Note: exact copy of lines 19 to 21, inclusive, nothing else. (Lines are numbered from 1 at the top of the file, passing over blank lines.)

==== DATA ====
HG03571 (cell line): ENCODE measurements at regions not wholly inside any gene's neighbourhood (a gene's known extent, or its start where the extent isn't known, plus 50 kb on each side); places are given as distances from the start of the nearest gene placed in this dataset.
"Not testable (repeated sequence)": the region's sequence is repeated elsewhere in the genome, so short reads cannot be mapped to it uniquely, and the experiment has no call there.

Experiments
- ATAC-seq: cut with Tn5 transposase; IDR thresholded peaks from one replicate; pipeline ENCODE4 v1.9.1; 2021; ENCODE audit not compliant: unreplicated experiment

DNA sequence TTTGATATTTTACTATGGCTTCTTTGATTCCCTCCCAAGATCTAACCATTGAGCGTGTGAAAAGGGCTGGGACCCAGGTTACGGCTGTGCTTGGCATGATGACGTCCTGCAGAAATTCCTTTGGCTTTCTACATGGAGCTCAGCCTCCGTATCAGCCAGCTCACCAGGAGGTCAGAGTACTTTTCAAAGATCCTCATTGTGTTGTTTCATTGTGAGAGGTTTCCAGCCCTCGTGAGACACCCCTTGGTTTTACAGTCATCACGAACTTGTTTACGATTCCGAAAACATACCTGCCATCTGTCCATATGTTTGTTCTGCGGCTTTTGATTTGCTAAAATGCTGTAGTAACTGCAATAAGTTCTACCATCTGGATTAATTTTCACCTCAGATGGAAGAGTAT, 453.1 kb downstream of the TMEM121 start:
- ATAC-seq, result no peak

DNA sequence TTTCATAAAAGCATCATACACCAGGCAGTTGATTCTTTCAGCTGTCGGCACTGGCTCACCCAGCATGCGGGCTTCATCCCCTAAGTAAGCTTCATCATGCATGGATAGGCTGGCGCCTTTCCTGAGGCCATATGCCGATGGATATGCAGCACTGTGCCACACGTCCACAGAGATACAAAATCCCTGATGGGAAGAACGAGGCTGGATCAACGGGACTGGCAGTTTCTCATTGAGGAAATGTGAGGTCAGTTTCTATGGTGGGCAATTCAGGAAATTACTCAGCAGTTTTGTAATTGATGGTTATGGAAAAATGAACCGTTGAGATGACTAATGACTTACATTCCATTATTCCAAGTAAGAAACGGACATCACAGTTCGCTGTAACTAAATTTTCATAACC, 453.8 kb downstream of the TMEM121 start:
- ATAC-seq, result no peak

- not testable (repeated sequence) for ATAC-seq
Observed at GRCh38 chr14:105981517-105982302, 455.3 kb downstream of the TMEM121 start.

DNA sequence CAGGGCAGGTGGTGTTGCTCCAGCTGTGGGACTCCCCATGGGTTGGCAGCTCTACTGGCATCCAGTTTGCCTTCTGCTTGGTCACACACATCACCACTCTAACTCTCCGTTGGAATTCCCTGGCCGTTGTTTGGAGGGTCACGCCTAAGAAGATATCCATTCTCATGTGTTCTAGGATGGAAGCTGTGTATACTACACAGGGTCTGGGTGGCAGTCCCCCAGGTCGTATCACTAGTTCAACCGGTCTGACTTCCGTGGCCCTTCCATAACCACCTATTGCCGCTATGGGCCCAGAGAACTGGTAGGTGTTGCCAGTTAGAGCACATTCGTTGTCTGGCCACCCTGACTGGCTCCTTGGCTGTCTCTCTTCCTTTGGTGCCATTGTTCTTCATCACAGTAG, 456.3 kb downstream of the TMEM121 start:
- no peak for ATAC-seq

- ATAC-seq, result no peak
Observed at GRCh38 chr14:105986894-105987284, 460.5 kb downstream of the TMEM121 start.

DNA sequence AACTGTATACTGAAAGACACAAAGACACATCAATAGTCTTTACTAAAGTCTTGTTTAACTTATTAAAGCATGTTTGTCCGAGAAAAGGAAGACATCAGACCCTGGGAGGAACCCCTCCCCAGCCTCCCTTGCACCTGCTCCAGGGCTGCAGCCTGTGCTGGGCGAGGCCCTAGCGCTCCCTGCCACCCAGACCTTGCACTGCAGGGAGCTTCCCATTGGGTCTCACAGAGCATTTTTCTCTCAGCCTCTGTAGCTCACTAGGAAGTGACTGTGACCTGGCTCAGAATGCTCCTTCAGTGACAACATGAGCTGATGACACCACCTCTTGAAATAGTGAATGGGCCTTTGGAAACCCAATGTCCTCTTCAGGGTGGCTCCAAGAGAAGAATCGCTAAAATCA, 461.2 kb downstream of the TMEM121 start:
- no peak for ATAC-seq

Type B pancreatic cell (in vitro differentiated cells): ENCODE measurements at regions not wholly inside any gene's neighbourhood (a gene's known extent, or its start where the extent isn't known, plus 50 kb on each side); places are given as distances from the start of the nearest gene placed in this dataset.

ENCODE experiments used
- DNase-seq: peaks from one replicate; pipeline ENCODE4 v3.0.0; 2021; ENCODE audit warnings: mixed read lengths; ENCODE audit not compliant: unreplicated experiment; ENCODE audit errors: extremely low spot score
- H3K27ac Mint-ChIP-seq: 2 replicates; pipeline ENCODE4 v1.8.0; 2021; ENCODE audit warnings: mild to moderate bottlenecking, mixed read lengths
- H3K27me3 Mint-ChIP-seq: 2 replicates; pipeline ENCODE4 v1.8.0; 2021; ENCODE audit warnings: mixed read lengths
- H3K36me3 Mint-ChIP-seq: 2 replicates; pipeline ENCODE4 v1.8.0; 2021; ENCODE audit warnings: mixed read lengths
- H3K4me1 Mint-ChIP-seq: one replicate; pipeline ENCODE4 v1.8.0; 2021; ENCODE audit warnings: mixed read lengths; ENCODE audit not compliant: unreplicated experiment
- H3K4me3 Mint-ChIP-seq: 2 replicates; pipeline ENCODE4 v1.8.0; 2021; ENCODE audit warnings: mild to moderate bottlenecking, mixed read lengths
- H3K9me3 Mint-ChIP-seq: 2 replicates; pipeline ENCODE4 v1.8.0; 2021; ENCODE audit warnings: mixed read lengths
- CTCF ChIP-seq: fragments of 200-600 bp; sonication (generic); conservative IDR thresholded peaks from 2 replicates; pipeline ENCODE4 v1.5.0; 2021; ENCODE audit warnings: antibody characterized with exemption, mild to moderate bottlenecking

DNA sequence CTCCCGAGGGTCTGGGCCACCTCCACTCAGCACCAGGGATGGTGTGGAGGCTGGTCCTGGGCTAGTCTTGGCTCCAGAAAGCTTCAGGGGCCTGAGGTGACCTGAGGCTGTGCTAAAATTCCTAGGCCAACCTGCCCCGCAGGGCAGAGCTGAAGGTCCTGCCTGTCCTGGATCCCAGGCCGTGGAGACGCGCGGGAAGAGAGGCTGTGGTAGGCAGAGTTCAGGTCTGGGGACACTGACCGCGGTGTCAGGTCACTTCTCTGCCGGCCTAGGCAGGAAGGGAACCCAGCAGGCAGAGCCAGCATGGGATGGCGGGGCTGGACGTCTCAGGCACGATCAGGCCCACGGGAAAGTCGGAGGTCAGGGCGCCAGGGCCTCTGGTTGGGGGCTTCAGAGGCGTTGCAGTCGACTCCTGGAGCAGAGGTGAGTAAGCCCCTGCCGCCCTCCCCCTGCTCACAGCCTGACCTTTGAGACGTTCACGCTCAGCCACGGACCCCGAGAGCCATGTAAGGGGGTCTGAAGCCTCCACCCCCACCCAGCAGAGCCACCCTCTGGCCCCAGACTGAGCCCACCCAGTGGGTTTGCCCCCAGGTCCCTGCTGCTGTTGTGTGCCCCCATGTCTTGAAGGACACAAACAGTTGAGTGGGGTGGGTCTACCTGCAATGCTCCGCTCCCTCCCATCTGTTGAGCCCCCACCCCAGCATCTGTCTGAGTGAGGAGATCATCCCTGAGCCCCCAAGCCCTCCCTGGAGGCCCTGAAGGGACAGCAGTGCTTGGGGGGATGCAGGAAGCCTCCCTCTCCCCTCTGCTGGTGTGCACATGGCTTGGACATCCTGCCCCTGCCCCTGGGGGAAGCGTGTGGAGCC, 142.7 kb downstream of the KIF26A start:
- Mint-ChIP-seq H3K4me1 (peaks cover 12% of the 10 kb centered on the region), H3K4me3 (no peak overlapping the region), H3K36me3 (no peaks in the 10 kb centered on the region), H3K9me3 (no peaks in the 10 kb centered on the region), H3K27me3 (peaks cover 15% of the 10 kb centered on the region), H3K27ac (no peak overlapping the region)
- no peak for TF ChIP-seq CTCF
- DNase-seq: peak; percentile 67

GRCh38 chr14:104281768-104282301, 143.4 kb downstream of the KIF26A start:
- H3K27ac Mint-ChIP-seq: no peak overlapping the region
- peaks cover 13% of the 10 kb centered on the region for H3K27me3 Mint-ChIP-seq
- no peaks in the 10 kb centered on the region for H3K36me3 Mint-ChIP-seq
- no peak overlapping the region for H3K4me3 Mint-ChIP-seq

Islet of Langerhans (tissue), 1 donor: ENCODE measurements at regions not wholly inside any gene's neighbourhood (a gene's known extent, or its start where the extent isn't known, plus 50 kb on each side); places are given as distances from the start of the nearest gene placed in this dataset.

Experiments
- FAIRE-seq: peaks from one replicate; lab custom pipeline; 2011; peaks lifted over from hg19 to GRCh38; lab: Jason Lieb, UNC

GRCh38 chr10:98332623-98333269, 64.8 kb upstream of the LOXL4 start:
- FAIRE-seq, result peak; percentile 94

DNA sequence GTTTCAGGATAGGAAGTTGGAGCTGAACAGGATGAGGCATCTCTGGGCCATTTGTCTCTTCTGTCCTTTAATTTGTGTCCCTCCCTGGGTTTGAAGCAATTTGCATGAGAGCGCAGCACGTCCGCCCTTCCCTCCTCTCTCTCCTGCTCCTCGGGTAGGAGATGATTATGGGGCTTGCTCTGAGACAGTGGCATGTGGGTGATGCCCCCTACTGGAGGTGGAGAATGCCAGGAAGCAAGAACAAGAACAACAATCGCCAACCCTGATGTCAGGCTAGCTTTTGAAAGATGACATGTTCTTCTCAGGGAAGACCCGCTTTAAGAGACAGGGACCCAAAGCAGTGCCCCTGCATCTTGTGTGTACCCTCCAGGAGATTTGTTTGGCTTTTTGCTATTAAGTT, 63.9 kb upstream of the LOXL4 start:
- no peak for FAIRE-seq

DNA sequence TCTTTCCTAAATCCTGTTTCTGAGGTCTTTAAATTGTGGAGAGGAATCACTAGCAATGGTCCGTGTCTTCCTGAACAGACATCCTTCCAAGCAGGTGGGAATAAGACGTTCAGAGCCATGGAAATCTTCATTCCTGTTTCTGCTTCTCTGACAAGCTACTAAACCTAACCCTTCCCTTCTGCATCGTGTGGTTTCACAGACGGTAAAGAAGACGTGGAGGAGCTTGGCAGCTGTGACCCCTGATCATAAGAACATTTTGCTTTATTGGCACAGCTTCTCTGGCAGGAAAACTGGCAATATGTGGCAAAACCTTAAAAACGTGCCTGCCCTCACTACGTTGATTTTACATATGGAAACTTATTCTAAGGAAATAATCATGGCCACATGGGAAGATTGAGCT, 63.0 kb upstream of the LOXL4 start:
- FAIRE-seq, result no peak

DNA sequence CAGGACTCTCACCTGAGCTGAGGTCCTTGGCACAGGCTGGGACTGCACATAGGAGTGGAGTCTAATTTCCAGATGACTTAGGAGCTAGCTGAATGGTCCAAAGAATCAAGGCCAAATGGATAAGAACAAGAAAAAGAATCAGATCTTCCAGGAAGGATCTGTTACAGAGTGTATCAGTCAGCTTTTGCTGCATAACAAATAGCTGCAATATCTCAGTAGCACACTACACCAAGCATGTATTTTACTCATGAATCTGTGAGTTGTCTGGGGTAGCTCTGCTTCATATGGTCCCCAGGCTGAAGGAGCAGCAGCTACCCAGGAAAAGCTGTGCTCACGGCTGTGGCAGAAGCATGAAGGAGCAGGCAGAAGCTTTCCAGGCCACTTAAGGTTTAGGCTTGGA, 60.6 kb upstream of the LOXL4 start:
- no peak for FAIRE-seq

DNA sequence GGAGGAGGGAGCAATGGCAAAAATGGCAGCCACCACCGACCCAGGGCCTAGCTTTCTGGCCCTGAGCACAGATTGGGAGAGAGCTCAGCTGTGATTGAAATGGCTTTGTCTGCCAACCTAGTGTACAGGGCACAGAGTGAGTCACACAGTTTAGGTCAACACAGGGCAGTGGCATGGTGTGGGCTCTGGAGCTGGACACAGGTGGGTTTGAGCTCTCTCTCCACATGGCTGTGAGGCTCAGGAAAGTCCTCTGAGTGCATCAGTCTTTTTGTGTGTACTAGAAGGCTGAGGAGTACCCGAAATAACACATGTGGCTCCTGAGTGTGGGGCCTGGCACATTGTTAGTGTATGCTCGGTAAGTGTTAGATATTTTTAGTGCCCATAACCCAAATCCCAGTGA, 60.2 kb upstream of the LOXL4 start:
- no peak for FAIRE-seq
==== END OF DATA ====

- DNase-seq: peaks from one replicate; pipeline ENCODE4 v3.0.0; 2021; ENCODE audit warnings: mixed read lengths; ENCODE audit not compliant: unreplicated experiment; ENCODE audit errors: extremely low spot score
- H3K27ac Mint-ChIP-seq: 2 replicates; pipeline ENCODE4 v1.8.0; 2021; ENCODE audit warnings: mild to moderate bottlenecking, mixed read lengths
- H3K27me3 Mint-ChIP-seq: 2 replicates; pipeline ENCODE4 v1.8.0; 2021; ENCODE audit warnings: mixed read lengths